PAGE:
By admin | February 18, 2013
By Richard Allen
In the event that you’ve been hiding under a rock lately, Danica Patrick won the pole for the upcoming Daytona 500 on Sunday afternoon with a lap of 196.434mph around the big 2.5 mileÂ Daytona International Speedway.Â In so doing, she became the first female driver toÂ accomplish such a feat in the history of NASCAR Sprint Cup racing.
Having success or not, Danica has always garnered a great deal of attention throughout her racing career. Whether it be in the IndyCar, ARCA, Nationwide or Sprint Cup racing, the cameras and microphones have never been in short supply whenever she has been around. And that’s not including her television commercials for GoDaddy.com which have aired during the Super Bowl as well as other programming.
The bottom line is, having attention cast in her directionÂ is nothing newÂ to this driver.
But in the end, will this historic achievement serve to benefit the sport of NASCAR racing, or will it only serve to further feed the Danica attention getting machine? Without doubt, there will be new eyes cast on the Daytona 500 simply because of who will be starting first on Sunday. Viewership, at least at the beginning of the race, will almost certainly be higher than it was last year.
But will those viewers be watching NASCAR or will they be watching Danica Patrick? There is a very big difference.
When NASCAR’s hierarchy adopted innovations such as the Chase for the Sprint Cup and the Car of Tomorrow during the last decade, it seemed rather obvious that they had decided to move in the direction of promoting personalities over the actual racing. But in so doing, there is the risk of losing long time fans who value racing over individuals. And, there is the possibility that those whoÂ were drawn in by the personalities will not stick around once the next big thing comes along somewhere else.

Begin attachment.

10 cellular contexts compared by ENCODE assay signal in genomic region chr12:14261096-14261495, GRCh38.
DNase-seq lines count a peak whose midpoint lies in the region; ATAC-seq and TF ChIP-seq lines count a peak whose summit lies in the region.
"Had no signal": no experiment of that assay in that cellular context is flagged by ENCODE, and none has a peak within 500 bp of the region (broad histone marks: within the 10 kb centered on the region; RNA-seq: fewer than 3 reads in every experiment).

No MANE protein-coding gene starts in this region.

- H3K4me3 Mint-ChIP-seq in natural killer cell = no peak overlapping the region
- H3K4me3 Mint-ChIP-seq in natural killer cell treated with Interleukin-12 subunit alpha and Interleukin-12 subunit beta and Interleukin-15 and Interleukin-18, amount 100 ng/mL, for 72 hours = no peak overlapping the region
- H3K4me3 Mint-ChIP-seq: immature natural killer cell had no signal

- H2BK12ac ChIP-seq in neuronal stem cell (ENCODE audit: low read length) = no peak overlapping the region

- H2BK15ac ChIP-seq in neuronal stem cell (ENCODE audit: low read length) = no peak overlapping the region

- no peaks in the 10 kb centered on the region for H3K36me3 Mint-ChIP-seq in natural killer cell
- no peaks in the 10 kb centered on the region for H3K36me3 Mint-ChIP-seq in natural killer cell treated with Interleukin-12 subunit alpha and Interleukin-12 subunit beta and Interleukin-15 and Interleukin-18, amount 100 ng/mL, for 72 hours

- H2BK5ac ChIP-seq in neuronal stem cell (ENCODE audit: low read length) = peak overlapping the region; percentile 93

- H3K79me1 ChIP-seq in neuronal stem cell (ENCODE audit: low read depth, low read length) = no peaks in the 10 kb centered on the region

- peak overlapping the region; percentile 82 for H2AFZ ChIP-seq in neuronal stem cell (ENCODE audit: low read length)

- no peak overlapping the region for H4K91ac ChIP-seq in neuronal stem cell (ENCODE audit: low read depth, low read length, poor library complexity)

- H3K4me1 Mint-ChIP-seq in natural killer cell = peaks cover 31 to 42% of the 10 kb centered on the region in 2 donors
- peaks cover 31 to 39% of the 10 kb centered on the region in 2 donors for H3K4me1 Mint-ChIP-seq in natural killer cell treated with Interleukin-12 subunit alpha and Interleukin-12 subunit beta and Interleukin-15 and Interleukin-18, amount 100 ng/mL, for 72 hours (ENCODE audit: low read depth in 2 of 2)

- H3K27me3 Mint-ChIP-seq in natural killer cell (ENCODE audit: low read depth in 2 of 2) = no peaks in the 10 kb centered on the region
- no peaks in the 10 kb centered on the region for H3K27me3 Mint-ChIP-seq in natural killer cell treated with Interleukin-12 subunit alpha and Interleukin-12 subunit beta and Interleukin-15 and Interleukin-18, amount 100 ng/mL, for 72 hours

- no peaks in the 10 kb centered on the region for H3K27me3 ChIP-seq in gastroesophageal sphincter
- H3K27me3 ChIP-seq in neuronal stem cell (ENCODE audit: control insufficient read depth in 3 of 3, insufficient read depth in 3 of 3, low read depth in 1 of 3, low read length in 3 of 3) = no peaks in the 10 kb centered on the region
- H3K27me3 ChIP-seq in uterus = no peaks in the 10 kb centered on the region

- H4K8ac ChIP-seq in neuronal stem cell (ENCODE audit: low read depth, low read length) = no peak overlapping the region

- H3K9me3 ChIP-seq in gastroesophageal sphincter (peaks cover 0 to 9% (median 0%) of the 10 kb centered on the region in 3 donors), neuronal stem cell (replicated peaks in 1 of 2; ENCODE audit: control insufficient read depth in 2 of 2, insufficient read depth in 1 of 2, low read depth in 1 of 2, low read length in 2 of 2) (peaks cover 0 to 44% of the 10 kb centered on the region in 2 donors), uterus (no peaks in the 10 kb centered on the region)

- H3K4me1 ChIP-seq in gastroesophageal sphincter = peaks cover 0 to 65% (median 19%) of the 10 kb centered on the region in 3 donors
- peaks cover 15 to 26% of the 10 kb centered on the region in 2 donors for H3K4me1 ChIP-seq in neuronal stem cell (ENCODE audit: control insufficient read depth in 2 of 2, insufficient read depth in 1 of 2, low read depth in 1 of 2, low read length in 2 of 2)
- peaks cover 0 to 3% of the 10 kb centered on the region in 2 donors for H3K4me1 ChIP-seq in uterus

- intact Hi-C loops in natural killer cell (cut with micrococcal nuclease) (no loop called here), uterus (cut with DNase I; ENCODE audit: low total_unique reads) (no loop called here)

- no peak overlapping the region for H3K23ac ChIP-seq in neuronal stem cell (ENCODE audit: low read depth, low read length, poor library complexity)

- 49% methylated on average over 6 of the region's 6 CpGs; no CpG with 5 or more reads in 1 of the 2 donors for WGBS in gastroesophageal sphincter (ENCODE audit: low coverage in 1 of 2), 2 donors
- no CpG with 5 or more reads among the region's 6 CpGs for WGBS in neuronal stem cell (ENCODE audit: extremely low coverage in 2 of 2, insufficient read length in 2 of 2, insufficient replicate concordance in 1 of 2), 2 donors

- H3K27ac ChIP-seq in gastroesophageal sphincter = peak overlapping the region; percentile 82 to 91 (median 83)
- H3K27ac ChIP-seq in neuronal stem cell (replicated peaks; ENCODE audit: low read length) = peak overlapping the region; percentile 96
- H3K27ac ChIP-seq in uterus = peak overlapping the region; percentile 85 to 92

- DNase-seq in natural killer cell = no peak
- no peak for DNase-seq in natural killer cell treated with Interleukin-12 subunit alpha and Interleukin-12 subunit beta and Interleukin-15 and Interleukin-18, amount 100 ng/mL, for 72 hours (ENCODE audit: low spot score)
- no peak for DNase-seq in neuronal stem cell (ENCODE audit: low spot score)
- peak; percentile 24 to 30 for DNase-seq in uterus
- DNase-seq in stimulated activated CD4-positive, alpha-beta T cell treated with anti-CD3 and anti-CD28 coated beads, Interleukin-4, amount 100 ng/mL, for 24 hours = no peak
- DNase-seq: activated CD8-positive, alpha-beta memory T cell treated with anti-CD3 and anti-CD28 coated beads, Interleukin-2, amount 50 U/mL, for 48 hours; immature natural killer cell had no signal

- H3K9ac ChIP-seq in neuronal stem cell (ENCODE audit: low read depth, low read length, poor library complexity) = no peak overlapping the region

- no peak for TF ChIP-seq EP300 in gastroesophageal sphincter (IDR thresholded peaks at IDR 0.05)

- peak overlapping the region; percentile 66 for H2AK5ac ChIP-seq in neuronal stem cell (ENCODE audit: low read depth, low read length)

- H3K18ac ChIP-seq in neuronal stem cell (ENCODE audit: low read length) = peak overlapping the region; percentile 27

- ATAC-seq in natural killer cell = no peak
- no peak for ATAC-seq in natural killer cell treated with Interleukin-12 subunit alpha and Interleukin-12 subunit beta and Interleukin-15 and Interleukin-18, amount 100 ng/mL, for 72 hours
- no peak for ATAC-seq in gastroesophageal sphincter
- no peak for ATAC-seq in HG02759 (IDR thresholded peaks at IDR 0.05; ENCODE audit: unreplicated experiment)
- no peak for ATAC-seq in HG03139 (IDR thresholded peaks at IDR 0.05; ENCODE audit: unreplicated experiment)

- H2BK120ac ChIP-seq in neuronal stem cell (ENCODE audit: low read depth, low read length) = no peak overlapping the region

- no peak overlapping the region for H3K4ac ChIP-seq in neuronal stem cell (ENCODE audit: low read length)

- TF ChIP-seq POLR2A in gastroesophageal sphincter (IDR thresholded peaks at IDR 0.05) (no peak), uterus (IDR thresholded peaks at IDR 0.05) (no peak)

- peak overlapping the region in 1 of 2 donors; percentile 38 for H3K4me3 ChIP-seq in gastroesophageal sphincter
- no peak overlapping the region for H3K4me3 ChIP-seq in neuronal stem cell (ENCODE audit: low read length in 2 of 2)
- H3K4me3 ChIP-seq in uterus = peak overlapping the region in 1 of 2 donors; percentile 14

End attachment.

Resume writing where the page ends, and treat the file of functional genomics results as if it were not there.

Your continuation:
Judging from the empty spaces in theÂ grandstands of NASCAR tracks over the last few years and the somewhat steady decline of television ratings in that same time period, it seems as if the sport has fallen victim to the issues mentioned above.
As those of us who have followed NASCAR for any length of time know, racing at the big tracks of Daytona and its sister track in Talladega, Alabama is an entirely different animal from racing at places such as Martinsville, Darlington and Charlotte. There are sure to be struggles for the relatively inexperienced Danica throughout the coming season.
So once the novelty of her pole at Daytona wears off, will those who were drawn in by that accomplishment still be around? Or, will this happening only serve to feed the marketing machine that has become so associated with Danica?
This landmark achievement could be good for NASCAR if new fans who like what they see are pulled into the sport and ultimately decide stay around. Or, this could simply be a brief bubble of opportunity that grabs a few headlines and makes the driver, not the sport, the center of attention for a fleeting moment then goes away.
Time will tell which of those options will actually occur.
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